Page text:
Date of Award
Doctor of Education (EdD)
Dr. Theresa Pulos
Dr. Cathleen Dotterer
This qualitative study utilizing the grounded theory methodology examined the lived experiences of education leaders in New York State regarding decision-making in light of the extreme variability in the flow and quality of online information. Study findings indicated that the leaders’ strong desire to avoid misinformation, combined with the strong tendency to rely on social influence exerted within local and regional peer groups, ultimately limited the amount of interaction or reliance upon online sources for decision-making. Study participants indicated they relied heavily on trusted advisors and peer groups in the same geographic area for professional advice and as a decision-making sounding board. An emerging theoretical framework, the transput lens for education leadership decision-making, was created to provide an approach to understanding ways K-12 education leaders interface with information in decision-making in the face of copious amounts of information, social influence, and both human and technological biases inherent in everyday interactions and platforms. The preliminary theory of a transput leadership paradigm illuminates the concurrency of communication inputs/outputs required of a leader making decisions in the fast-paced environment of the digital age. Recommendations included further research on the cognitive strategies of disconfirmation, and utilizing quantitative research with an expanded sample population. Further recommendations included expanding professional networks beyond the local level to increase opportunities for diversity of thought, and modeling of digital citizenship behaviors proactively for school and community stakeholders.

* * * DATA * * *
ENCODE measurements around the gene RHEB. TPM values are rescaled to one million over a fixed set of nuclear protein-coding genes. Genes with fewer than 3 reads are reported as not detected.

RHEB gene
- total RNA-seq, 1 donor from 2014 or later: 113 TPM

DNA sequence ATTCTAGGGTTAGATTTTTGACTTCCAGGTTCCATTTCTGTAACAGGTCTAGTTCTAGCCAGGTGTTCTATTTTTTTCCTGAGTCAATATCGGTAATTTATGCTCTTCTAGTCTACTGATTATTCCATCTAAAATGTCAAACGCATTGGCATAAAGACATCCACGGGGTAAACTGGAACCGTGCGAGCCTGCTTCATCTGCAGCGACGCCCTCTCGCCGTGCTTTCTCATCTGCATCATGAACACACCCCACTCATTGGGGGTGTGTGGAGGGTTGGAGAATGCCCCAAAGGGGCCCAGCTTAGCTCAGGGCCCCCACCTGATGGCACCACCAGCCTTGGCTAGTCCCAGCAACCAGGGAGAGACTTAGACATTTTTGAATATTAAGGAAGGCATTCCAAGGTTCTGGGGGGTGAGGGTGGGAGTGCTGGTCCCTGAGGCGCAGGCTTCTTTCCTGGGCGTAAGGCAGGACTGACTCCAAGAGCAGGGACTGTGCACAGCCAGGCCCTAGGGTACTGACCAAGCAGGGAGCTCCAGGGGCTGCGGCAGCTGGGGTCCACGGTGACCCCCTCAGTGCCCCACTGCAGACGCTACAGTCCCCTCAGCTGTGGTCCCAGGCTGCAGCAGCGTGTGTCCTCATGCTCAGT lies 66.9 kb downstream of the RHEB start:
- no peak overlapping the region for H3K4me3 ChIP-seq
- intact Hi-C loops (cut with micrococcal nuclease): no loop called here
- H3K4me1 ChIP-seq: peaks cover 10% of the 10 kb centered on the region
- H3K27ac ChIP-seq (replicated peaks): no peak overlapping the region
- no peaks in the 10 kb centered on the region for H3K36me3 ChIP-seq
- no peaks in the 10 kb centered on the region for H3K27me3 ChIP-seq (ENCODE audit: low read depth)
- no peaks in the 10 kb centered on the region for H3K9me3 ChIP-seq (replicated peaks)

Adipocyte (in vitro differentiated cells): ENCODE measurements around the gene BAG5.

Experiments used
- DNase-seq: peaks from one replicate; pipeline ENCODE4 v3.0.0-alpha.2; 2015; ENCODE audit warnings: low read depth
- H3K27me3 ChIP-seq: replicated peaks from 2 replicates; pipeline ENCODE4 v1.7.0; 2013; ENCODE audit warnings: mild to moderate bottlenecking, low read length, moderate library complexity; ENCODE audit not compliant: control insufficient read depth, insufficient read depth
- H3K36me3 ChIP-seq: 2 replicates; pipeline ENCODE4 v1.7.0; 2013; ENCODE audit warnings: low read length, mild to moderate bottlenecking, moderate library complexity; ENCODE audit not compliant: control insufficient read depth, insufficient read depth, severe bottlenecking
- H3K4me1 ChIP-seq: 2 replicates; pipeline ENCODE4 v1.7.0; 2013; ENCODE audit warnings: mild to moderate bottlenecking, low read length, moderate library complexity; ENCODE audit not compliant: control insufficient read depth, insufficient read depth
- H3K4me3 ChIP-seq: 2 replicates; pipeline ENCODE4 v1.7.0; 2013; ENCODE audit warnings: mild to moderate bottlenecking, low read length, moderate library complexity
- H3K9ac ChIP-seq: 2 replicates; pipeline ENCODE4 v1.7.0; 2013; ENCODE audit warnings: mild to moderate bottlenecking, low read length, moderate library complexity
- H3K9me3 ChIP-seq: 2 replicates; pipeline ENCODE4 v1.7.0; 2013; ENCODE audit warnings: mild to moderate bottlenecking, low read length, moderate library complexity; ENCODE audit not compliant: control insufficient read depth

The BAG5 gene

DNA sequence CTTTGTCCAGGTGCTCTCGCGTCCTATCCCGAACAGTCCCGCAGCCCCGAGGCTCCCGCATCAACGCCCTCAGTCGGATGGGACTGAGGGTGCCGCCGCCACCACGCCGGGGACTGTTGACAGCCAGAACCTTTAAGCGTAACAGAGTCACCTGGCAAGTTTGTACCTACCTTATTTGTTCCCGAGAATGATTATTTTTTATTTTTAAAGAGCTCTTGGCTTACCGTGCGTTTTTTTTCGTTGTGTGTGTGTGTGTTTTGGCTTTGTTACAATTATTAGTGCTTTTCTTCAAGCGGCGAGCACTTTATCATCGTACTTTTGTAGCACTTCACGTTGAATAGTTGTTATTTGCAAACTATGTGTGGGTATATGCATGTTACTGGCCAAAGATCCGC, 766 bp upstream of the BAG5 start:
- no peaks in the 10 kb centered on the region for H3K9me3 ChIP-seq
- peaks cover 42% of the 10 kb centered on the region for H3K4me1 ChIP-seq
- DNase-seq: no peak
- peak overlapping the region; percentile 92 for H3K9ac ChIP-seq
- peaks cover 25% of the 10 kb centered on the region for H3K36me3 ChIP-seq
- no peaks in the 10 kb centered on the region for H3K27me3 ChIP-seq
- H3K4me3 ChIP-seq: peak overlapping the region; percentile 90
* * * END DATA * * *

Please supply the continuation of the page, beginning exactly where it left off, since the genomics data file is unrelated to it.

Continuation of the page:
Greene, Mary Melissa, "Technology, Trust, and the Flow of Quality Information: A Grounded Theory Study of Decision-Making Among K-12 Education Leaders in New York State" (2020). Education Doctoral. Paper 461.
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